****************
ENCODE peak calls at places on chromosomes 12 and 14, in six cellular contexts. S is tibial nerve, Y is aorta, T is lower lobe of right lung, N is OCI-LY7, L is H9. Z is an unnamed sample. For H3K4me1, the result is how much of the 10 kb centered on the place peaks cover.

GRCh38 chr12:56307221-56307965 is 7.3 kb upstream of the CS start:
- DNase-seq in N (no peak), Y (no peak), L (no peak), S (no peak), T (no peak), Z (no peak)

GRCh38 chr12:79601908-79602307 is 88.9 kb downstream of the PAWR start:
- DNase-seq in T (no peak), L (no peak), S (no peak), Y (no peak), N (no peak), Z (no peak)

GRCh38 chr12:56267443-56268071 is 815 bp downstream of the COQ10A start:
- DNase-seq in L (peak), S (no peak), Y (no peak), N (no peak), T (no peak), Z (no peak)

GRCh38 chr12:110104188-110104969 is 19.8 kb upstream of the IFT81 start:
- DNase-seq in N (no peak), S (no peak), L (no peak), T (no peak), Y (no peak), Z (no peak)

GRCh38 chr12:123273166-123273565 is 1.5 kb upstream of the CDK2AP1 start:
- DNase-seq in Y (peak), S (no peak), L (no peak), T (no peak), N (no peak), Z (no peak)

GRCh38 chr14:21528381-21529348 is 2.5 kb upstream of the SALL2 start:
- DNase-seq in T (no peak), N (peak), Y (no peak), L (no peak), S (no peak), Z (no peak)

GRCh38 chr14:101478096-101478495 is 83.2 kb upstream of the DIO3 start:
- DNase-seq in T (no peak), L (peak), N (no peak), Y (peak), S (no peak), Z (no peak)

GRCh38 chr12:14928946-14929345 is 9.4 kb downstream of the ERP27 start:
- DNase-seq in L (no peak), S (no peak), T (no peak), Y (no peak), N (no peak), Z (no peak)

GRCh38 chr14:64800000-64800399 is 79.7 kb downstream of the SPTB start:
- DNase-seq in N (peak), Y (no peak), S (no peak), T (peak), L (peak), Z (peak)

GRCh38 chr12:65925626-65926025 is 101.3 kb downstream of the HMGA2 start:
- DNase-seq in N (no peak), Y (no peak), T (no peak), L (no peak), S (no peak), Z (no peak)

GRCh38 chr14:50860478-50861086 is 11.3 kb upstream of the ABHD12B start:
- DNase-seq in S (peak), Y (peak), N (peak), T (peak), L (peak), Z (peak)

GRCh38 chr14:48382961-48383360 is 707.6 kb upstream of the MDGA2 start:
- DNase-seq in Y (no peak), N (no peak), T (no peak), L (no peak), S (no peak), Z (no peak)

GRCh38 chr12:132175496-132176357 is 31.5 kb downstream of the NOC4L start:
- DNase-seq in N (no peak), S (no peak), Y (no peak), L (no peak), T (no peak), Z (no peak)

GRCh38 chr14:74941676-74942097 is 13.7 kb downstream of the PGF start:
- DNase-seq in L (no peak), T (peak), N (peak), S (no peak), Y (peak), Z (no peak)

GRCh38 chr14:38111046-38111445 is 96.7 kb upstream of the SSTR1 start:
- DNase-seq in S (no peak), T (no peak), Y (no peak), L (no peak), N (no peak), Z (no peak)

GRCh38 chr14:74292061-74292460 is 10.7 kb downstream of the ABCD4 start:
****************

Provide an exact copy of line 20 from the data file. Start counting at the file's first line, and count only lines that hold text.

GRCh38 chr12:65925626-65926025 is 101.3 kb downstream of the HMGA2 start: